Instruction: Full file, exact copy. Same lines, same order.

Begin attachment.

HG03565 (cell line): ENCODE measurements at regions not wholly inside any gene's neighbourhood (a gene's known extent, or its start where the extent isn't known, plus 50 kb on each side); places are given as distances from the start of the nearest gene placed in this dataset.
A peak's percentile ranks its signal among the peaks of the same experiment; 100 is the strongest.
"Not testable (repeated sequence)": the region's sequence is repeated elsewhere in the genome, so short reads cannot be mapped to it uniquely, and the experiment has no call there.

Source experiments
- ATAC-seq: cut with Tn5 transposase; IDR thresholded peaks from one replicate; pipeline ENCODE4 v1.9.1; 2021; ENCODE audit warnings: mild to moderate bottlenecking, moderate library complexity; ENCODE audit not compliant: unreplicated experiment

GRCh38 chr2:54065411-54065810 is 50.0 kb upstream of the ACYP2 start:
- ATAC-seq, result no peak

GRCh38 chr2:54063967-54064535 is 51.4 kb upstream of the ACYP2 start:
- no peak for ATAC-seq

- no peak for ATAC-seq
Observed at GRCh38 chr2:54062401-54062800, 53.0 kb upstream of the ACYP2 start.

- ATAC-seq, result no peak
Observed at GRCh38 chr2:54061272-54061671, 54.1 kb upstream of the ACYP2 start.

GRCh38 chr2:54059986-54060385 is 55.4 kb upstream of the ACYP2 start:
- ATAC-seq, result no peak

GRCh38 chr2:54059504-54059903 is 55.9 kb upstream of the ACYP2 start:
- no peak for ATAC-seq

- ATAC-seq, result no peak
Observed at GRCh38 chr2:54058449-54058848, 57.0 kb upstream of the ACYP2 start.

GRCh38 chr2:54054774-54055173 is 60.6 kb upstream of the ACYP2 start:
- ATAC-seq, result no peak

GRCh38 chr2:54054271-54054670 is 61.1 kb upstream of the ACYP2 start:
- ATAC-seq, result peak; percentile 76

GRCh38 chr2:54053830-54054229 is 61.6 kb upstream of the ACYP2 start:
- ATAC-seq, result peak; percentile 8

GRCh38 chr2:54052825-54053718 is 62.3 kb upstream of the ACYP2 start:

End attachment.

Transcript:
HG03565 (cell line): ENCODE measurements at regions not wholly inside any gene's neighbourhood (a gene's known extent, or its start where the extent isn't known, plus 50 kb on each side); places are given as distances from the start of the nearest gene placed in this dataset.
A peak's percentile ranks its signal among the peaks of the same experiment; 100 is the strongest.
"Not testable (repeated sequence)": the region's sequence is repeated elsewhere in the genome, so short reads cannot be mapped to it uniquely, and the experiment has no call there.

Source experiments
- ATAC-seq: cut with Tn5 transposase; IDR thresholded peaks from one replicate; pipeline ENCODE4 v1.9.1; 2021; ENCODE audit warnings: mild to moderate bottlenecking, moderate library complexity; ENCODE audit not compliant: unreplicated experiment

GRCh38 chr2:54065411-54065810 is 50.0 kb upstream of the ACYP2 start:
- ATAC-seq, result no peak

GRCh38 chr2:54063967-54064535 is 51.4 kb upstream of the ACYP2 start:
- no peak for ATAC-seq

- no peak for ATAC-seq
Observed at GRCh38 chr2:54062401-54062800, 53.0 kb upstream of the ACYP2 start.

- ATAC-seq, result no peak
Observed at GRCh38 chr2:54061272-54061671, 54.1 kb upstream of the ACYP2 start.

GRCh38 chr2:54059986-54060385 is 55.4 kb upstream of the ACYP2 start:
- ATAC-seq, result no peak

GRCh38 chr2:54059504-54059903 is 55.9 kb upstream of the ACYP2 start:
- no peak for ATAC-seq

- ATAC-seq, result no peak
Observed at GRCh38 chr2:54058449-54058848, 57.0 kb upstream of the ACYP2 start.

GRCh38 chr2:54054774-54055173 is 60.6 kb upstream of the ACYP2 start:
- ATAC-seq, result no peak

GRCh38 chr2:54054271-54054670 is 61.1 kb upstream of the ACYP2 start:
- ATAC-seq, result peak; percentile 76

GRCh38 chr2:54053830-54054229 is 61.6 kb upstream of the ACYP2 start:
- ATAC-seq, result peak; percentile 8

GRCh38 chr2:54052825-54053718 is 62.3 kb upstream of the ACYP2 start: